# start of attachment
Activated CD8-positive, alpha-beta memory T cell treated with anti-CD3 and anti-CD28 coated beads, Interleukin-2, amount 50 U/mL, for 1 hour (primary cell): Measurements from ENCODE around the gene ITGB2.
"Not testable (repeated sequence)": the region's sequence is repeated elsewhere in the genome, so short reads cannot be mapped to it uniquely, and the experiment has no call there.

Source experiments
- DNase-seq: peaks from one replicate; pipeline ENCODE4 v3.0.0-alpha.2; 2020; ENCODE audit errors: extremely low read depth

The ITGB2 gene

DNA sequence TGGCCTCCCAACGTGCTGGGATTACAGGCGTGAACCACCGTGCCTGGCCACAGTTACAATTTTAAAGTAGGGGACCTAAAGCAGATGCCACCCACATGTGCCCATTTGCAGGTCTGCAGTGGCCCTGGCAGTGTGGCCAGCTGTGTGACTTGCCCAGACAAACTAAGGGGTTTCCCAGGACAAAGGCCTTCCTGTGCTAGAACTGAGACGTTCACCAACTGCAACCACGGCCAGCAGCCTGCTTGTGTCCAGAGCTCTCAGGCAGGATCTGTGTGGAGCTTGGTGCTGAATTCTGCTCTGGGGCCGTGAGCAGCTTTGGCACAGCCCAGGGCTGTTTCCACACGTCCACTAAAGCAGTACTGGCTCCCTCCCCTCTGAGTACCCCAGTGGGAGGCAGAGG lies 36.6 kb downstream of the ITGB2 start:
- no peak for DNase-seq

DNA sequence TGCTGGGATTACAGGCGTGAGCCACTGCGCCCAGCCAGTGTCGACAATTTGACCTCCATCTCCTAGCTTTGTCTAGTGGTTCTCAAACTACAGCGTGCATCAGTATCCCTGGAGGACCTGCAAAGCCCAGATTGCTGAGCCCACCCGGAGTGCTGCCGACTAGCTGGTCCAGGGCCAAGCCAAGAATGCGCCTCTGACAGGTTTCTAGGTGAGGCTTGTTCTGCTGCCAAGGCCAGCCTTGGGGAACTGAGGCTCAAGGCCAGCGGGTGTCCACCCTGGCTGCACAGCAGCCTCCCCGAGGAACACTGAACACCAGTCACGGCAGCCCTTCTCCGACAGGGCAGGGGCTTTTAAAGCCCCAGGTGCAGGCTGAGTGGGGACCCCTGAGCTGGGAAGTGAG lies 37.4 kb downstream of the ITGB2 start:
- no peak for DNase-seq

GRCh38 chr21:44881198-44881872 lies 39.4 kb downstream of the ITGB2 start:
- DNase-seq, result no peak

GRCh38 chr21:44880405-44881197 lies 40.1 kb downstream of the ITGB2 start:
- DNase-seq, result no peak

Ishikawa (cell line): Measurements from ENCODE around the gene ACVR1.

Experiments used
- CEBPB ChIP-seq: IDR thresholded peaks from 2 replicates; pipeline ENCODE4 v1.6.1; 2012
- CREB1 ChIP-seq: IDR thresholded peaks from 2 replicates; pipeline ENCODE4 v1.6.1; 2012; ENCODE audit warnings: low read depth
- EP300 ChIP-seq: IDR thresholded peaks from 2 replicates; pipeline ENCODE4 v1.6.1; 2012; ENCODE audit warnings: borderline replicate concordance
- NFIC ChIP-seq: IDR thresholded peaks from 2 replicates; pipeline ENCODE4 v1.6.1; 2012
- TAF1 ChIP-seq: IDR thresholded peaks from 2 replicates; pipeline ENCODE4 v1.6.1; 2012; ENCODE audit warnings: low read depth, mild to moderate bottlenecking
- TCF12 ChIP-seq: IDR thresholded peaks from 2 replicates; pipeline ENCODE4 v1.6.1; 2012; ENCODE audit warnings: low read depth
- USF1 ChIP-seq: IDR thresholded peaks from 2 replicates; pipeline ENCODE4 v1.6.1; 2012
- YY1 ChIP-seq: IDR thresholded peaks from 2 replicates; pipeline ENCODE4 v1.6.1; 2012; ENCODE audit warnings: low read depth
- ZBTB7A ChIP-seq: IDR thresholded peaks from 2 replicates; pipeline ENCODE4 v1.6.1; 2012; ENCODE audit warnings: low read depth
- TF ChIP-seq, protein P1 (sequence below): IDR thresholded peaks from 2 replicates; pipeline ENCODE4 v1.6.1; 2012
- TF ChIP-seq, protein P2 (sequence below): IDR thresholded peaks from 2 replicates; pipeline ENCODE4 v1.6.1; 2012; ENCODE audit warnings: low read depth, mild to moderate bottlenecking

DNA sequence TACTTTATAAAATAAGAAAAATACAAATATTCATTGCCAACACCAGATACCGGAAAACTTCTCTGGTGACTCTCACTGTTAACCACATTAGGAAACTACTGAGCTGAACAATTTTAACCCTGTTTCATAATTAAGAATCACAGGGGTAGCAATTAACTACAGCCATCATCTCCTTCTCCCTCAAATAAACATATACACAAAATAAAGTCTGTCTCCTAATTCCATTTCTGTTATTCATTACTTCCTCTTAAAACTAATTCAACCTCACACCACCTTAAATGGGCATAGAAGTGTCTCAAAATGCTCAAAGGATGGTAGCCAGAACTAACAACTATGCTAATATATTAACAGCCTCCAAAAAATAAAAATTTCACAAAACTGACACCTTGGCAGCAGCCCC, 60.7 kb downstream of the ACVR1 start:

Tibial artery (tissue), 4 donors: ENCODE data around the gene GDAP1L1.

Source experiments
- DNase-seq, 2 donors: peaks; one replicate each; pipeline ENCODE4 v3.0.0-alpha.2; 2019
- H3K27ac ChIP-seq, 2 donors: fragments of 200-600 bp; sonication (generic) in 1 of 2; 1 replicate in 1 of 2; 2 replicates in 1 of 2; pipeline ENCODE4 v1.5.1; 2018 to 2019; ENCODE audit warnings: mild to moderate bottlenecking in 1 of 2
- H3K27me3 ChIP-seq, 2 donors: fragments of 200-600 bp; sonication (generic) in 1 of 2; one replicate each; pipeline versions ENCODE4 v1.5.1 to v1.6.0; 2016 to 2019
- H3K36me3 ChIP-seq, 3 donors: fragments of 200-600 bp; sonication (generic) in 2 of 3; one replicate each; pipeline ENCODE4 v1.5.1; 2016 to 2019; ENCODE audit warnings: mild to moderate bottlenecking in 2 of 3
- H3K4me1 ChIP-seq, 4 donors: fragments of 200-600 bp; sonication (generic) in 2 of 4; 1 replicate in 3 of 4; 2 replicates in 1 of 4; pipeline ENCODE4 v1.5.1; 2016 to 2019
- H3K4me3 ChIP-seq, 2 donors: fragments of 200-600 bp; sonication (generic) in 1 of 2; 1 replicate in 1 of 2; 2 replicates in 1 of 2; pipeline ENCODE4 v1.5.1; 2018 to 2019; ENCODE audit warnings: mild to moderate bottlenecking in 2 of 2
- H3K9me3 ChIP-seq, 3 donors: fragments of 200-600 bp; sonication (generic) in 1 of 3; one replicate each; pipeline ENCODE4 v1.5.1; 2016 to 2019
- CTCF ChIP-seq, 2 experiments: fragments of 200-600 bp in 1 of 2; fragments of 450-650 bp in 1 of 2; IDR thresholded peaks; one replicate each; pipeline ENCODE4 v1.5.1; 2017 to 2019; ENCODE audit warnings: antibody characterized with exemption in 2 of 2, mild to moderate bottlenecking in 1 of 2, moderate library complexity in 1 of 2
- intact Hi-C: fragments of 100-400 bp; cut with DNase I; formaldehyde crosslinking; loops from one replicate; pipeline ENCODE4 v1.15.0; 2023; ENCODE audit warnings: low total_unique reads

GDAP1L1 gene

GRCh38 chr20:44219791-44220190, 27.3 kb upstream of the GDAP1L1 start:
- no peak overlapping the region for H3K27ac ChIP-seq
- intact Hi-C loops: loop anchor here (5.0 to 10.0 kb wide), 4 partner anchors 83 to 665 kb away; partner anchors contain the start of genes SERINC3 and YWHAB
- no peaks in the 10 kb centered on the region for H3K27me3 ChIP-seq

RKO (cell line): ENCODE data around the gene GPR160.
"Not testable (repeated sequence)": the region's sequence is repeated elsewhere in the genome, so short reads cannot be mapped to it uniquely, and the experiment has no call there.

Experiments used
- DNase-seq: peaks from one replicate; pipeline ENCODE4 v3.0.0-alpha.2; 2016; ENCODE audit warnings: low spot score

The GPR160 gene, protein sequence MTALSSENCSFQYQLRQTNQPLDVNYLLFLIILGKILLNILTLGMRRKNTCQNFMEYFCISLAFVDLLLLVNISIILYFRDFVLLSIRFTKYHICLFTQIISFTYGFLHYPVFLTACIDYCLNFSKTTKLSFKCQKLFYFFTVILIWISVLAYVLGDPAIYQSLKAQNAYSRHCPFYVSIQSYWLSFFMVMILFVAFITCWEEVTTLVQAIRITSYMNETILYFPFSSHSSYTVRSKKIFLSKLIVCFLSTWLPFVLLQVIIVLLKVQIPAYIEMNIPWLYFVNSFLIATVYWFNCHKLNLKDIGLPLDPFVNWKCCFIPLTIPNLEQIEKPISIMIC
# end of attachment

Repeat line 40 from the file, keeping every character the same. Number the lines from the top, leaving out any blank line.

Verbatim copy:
GRCh38 chr20:44219791-44220190, 27.3 kb upstream of the GDAP1L1 start: